PHOENIX, AZ: Outfielder Yoenis Cespedes #52 of the Oakland Athletics in the dugout before the start of a spring training baseball game against the Cincinnati Reds at the Phoenix Municipal Stadium in Phoenix, Arizona. (Photo by Kevork Djansezian/Getty Images)
Yoenis Cespedes has now played one game of Major League Baseball. Let us over-analyze him and his performance!
What follows is going to be very poorly written because I was one of the people on the West Coast to wake up at 3am for live season-opening baseball. Please be forgiving, and I promise I'll try to be better starting
tomorrow not tomorrow because the next baseball game in Japan is an hour earlier than the first one was. I can't tell if that's a step in the right direction or a step in the wrong direction. That is the no-man's land of the night.
Over the offseason, Yoenis Cespedes emerged really fast, like something that emerges really fast. (Lava, sometimes?) It was all driven by a YouTube video that showed the Cuban outfielder doing baseball things and vaguely-baseball-related things. Cespedes showed himself to be a magnificent athlete, with his talent supported by his Cuban statistics, and interest in his services was widespread as he set about making himself available. Eventually he signed with the Oakland Athletics, which was weird.
Now, with the regular-season opener behind us, Cespedes has one game of major league experience. It's not fair to scout a player based on one game, especially when it's his first meaningful game in a new country at the highest level of competition, but it's also not fair to scout a player based on a few minutes of YouTube footage, so the way I figure, if we can do one, we can do the other! What you're going to see are .gifs of every single pitch that Yoenis Cespedes saw on Wednesday. There will be no .gifs of him playing defense because I don't recall him doing anything noteworthy on defense. He's probably a fine defender.
By the way, Cespedes batted four times, and the first three times were against Felix Hernandez. He wasn't exactly getting eased in.
Buzzed with the first pitch. The first-ever pitch Yoenis Cespedes saw in a meaningful major-league game nearly hit him in the wiener.
He got a breaking ball and took it! It was a strike.
This breaking ball he did not take. It was not a strike, but he made it a strike.
I guess when you debut a guy against Felix Hernandez you shouldn't be too surprised when this happens.
Here we are in the second plate appearance, which Cespedes started off by taking an offspeed pitch for a ball. Not bad?
Another 1-and-0 offspeed pitch. The Mariners probably didn't want to give Cespedes too many fastballs if they didn't have to.
And Cespedes gets hit on the arm. He almost swings at the pitch that hits him on the arm.
We go to the third plate appearance. Once again, Cespedes takes, and once again, Cespedes gets ahead. This is not an easy pitch to judge. I'd say that's a perfect two-strike fastball.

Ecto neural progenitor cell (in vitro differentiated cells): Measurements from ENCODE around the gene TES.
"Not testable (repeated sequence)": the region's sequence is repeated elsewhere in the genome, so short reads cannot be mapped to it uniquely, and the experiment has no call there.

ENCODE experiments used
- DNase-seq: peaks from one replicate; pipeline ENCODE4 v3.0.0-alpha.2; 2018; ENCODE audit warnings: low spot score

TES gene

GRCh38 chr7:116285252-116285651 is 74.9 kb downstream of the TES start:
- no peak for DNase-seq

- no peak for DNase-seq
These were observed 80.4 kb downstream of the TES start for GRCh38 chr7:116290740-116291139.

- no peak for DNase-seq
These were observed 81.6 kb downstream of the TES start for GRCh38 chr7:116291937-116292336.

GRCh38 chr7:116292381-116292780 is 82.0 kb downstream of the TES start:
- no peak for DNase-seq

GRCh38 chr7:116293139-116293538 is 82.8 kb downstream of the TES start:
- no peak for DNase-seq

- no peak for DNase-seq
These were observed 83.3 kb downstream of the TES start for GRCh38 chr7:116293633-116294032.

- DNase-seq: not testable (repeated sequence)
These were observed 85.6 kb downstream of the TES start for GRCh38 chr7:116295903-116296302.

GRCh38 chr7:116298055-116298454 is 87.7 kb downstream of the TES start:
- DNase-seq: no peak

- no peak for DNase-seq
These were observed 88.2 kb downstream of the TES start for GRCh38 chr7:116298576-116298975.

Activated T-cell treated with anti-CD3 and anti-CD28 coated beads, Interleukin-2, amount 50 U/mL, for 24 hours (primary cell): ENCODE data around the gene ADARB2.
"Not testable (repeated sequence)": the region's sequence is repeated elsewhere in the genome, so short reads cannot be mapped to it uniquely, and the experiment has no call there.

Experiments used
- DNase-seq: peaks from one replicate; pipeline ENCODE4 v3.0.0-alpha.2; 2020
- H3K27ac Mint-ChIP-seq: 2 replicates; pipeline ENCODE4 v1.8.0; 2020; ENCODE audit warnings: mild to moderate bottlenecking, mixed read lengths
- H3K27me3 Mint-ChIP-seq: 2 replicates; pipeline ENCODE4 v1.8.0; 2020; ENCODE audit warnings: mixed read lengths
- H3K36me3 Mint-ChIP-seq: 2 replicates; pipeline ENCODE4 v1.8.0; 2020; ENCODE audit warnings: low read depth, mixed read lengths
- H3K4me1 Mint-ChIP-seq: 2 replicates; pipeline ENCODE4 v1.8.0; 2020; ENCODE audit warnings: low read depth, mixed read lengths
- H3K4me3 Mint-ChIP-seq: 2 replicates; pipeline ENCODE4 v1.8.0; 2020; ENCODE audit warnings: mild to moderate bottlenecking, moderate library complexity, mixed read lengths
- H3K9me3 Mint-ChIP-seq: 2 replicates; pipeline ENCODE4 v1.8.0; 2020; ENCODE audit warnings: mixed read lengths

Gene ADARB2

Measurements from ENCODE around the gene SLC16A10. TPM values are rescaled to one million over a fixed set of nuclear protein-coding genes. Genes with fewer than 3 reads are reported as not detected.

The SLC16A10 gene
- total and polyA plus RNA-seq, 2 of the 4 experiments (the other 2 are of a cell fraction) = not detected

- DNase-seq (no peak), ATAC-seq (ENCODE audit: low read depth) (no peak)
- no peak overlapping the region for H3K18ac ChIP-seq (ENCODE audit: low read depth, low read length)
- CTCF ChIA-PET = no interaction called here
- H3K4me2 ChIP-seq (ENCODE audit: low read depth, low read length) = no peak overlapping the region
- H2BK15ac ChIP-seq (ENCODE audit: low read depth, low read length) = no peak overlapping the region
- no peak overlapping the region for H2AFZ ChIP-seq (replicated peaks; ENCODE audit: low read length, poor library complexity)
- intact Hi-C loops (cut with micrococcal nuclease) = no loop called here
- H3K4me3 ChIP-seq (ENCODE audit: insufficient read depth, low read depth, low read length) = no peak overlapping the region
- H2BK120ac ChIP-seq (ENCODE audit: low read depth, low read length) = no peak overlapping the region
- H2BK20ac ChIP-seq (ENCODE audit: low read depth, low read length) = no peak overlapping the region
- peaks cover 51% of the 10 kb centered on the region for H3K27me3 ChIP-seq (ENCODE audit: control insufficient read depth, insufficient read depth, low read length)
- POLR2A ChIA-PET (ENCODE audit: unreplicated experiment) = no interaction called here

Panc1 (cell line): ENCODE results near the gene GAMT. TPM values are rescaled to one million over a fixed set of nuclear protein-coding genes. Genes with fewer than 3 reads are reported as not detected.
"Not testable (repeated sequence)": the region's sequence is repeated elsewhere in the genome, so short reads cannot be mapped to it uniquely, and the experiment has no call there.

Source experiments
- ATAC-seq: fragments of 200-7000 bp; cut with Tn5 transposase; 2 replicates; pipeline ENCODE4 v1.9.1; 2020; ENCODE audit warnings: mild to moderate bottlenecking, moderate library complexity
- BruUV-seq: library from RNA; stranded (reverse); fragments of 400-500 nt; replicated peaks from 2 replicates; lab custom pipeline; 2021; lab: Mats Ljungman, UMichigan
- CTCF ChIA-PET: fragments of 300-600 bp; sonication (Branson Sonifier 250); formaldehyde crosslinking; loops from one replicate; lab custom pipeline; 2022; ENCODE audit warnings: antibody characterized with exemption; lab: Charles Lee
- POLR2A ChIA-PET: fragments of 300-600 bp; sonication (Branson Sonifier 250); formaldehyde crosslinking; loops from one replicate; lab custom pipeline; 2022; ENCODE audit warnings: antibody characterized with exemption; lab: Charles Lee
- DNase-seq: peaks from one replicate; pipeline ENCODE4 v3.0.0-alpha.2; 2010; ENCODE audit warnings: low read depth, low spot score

Three times Felix fell behind Cespedes 1-and-0. Three times Felix came back with an offspeed pitch that Cespedes took for a strike. This is a pitch in a perfect spot - not a lot that Cespedes could probably do.
Kablammo! Cespedes gets a low curveball, and even though his lower body is a little out in front, he keeps his hands back and drives the ball deep to the right side of center. There's that raw strength, plain for everyone to see.
Fourth plate appearance, with Cespedes now facing Tom Wilhelmsen. He takes the first pitch, again for a ball. He seemed to be committed to taking before the pitch was thrown.
This time Cespedes gets a 1-and-0 fastball and fouls it off with a wicked swing. He probably didn't miss by much.
Cespedes' debut didn't end on a high note.
Here's what we figured Yoenis Cespedes would probably be: a very athletic, very strong center fielder with limited and occasionally sloppy plate discipline. That's basically what we saw in the season's first game. Cespedes stood in for 14 pitches. One of them he killed to center for extra bases. He swung at six of them, and four of those swings missed as he went after low offspeed pitches out of the zone. He almost swung at a pitch that hit him. One of his takes looked to be decided ahead of time. One of his takes was on a pitch no one would've swung at. Another was on a pitch that began at head level and probably wasn't very tempting.
If you had an idea of Yoenis Cespedes in mind, and if your idea was like most other people's ideas, Cespedes' debut didn't do anything to change the outlook. He was strong, he was aggressive, and he whiffed. The good news is that Cespedes showed that he can hit a breaking ball. The less-good news is that he showed that he might not do it that often.